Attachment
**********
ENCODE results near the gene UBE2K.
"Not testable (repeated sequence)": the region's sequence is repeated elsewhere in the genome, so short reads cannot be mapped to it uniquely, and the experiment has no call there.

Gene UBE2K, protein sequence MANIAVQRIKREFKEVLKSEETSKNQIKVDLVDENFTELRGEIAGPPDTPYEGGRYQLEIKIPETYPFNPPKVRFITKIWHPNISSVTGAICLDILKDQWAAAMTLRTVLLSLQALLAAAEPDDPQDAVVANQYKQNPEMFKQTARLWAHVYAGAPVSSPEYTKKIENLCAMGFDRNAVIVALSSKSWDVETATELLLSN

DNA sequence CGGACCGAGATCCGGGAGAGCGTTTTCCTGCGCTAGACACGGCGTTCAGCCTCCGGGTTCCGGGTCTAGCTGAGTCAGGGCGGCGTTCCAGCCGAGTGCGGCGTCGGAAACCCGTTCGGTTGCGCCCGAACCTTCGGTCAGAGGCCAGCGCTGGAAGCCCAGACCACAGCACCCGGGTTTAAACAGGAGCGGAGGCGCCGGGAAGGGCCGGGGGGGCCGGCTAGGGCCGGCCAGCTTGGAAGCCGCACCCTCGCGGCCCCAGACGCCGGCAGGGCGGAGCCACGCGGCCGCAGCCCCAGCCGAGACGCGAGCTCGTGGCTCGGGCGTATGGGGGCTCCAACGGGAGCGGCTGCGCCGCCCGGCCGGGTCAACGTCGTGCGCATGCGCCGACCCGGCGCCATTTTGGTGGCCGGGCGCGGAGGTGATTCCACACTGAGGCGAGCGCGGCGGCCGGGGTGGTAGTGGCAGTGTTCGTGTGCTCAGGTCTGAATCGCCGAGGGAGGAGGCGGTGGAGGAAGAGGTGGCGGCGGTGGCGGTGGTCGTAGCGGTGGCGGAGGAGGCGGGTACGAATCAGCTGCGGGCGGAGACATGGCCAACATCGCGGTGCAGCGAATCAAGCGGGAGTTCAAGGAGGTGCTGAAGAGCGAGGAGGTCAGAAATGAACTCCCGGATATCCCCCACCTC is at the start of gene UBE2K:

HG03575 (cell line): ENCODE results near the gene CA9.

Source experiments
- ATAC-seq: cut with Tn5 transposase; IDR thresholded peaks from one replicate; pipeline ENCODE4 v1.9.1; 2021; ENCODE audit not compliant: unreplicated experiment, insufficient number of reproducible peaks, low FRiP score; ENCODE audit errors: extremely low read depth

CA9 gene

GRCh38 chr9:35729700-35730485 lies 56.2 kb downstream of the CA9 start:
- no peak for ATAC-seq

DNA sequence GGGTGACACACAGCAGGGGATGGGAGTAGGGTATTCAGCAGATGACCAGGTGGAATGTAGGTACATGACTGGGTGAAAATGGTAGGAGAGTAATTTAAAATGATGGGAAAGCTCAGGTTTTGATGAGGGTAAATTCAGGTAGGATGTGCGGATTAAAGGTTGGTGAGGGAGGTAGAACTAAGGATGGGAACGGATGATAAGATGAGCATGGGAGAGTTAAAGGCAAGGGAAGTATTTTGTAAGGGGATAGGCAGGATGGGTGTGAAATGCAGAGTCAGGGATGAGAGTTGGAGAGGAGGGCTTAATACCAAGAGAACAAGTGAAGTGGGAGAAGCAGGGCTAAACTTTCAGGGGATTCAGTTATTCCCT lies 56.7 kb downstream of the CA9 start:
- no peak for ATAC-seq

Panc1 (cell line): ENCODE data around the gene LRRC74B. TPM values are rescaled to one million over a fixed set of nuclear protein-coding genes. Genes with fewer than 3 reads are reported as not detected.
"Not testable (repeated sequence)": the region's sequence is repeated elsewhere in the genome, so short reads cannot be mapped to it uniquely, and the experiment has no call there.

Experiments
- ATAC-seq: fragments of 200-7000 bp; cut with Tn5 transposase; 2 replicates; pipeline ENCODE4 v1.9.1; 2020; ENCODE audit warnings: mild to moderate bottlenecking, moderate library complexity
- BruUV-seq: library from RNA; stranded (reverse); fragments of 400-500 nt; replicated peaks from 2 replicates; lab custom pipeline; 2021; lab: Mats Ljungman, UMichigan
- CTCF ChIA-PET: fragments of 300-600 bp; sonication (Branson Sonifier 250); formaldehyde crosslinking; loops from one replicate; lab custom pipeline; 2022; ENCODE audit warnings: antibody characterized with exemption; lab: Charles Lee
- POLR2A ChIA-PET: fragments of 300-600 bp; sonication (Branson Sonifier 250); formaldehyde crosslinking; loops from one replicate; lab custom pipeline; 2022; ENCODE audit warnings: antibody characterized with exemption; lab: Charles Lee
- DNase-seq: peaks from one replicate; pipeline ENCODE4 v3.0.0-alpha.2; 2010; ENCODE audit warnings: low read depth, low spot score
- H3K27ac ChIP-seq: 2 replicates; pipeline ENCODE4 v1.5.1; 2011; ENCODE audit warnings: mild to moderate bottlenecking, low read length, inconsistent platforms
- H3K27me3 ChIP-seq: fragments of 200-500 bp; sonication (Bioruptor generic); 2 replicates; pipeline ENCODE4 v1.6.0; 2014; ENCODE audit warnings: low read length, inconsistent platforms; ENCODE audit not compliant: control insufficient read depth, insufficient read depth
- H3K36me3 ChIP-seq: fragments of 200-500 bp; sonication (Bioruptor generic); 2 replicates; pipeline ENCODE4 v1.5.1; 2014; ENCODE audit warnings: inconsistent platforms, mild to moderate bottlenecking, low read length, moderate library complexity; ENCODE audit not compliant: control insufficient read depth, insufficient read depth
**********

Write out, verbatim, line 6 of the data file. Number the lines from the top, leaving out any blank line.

Source experiments